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An Illinois appeals court ruled last week that the state's school-finance system is constitutional.

The decision upheld a lower court's ruling that the state constitution does not require the state to guarantee equal school funding or insure that the schools provide an adequate education. (See Education Week, June 17, 1992.)

The Coalition for Educational Rights, a group of 47 school districts that filed the suit, announced that they plan to appeal the case to the state supreme court.

Inequities exist because of state schools' reliance on property-tax revenues, the appeals court noted, but it said that poor school districts should look to the legislature to change the current finance system.

Efforts to put before voters a proposed constitutional amendment addressing finance equity have failed. (See Education Week, April 22, 1992.)

But education spending has emerged as a pivotal issue in Republican Gov. Jim Edgar's bid for re-election next month.

His Democratic challenger, Dawn Clark Nestch, has made an education-funding plan the centerpiece of her campaign. It calls for an increase in the state income tax to pay for a boost in school spending and a property-tax rollback.

Immigration Suit

Gov. Pete Wilson of California has filed a lawsuit against the federal government seeking reimbursement for the cost of educating illegal-immigrant children.

The suit will be combined with two earlier suits seeking to recoup the cost of emergency health care and jail space for illegal aliens.

Mr. Wilson is seeking $5.4 billion for the cost of educating illegal-immigrant children since 1991. The Governor's office says there are approximately 308,000 illegal-immigrant students in California classrooms.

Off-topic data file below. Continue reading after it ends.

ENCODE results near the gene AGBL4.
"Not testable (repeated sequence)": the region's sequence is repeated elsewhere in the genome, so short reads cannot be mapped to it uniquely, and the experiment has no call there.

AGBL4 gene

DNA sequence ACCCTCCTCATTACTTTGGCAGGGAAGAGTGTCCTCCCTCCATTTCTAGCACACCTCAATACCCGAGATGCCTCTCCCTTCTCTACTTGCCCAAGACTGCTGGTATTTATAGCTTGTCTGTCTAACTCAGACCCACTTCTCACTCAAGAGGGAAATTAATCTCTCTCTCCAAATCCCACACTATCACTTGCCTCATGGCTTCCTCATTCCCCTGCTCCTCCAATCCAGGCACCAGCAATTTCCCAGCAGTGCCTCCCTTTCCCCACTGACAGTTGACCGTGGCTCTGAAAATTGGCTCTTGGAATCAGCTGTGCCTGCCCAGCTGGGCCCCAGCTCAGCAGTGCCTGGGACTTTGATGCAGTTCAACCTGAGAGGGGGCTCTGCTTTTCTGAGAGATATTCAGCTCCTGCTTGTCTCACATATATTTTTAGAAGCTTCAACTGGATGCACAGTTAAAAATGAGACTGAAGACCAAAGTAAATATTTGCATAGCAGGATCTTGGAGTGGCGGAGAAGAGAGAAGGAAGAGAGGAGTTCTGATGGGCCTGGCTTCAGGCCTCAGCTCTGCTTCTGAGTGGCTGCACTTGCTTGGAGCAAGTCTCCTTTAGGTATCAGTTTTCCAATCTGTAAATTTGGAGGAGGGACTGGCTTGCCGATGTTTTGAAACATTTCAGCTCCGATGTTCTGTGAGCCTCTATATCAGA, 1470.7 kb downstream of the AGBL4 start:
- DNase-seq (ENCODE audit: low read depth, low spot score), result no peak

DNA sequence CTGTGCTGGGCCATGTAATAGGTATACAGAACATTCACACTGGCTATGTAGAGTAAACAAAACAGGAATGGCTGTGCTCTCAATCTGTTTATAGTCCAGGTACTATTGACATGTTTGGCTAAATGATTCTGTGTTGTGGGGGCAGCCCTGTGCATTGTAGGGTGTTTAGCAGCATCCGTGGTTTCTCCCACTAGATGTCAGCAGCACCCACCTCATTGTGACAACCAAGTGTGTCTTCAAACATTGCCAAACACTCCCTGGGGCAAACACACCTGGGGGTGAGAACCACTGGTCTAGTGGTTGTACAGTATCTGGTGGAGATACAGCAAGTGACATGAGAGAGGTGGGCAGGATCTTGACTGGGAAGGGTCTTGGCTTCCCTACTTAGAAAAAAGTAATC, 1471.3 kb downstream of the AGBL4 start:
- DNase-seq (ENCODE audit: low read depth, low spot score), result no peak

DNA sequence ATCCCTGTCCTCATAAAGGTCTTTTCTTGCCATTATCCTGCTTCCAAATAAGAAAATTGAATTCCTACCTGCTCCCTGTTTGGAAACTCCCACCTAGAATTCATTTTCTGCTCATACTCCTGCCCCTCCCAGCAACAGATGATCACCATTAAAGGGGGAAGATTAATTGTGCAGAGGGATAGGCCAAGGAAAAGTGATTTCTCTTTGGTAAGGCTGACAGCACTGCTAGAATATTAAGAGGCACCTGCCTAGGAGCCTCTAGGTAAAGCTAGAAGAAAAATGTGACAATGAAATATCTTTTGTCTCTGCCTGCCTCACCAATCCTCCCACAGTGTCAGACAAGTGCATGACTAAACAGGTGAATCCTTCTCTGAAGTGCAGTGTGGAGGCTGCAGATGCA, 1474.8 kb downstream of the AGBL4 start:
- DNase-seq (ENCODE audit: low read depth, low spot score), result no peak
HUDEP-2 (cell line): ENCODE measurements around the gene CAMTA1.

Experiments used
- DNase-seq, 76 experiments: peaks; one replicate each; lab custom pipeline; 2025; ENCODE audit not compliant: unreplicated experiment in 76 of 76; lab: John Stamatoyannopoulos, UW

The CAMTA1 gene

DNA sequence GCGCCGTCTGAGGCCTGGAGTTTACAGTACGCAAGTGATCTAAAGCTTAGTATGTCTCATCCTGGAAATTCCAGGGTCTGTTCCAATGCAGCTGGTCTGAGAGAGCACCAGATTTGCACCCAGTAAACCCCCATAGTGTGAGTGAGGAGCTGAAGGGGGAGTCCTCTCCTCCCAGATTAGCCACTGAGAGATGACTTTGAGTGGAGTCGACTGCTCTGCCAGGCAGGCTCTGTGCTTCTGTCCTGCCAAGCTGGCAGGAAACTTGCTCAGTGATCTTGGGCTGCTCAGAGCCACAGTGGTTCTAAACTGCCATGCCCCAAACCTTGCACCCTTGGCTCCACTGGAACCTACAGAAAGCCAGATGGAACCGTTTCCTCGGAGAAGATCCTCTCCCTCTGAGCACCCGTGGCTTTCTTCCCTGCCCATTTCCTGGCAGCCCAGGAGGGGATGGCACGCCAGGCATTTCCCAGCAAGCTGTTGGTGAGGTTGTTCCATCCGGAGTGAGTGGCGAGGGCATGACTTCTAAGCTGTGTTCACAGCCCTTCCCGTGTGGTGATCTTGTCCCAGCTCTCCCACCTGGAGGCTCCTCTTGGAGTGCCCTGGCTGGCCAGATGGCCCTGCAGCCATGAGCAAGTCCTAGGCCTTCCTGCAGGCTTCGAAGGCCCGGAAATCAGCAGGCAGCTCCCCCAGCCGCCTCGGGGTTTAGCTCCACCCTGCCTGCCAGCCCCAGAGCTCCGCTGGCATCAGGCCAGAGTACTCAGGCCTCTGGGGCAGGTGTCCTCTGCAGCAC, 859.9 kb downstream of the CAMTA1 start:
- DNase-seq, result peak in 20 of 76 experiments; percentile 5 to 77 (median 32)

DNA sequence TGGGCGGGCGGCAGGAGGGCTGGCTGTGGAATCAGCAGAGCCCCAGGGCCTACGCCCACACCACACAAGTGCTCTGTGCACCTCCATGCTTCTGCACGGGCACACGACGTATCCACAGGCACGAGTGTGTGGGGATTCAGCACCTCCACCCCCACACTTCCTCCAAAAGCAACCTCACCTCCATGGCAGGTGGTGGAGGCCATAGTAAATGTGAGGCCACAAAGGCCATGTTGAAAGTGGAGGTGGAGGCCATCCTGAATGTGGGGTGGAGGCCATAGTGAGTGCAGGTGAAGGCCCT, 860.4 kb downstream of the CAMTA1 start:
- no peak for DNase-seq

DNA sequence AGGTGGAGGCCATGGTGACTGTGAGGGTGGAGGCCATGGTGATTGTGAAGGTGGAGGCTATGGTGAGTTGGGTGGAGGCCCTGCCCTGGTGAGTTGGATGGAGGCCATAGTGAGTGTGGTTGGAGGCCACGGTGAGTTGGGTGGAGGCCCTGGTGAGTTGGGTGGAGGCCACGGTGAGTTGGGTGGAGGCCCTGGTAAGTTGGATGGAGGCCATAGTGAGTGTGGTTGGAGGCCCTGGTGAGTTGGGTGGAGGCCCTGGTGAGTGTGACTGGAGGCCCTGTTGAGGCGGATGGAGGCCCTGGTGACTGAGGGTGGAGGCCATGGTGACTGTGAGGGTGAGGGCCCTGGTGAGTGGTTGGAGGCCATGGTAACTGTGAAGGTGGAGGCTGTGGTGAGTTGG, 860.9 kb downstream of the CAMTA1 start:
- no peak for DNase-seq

That figure closely resembles an estimate included in a report issued recently by the federal Office of Management and Budget. The O.M.B. commissioned the report to assess the costs of providing certain services, such as education, to illegal immigrants in the seven states most heavily affected by illegal immigration and to evaluate states' own estimates. (See Education Week, Sept. 21, 1994.)

The combined suit is scheduled for its first hearing in federal district court in San Diego on Oct. 11.

Suspension Policy

Teachers in Florida will have more authority to deal with violent students under a new "zero tolerance" policy recently approved by Gov. Lawton Chiles.

The policy, adopted last month, allows teachers to remove violent or disruptive students from their classrooms. It is a clarification of state regulations governing the responsibilities and rights of school officials that had previously not given them explicit authority to do so.

Under the policy, teachers may move a violent student to an alternative classroom or program, and they are given the authority to use force "when necessary" to protect themselves, students, or others from violence.

The new rules also require law-enforcement officials to notify school officials within 24 hours if a student commits an offense outside of school that would be considered a felony if committed by an adult.

This year's state budget includes nearly $13 million to create and maintain alternative classrooms and programs to keep students who are removed from regular schools off the streets. A similar amount was earmarked for hiring school security officers.

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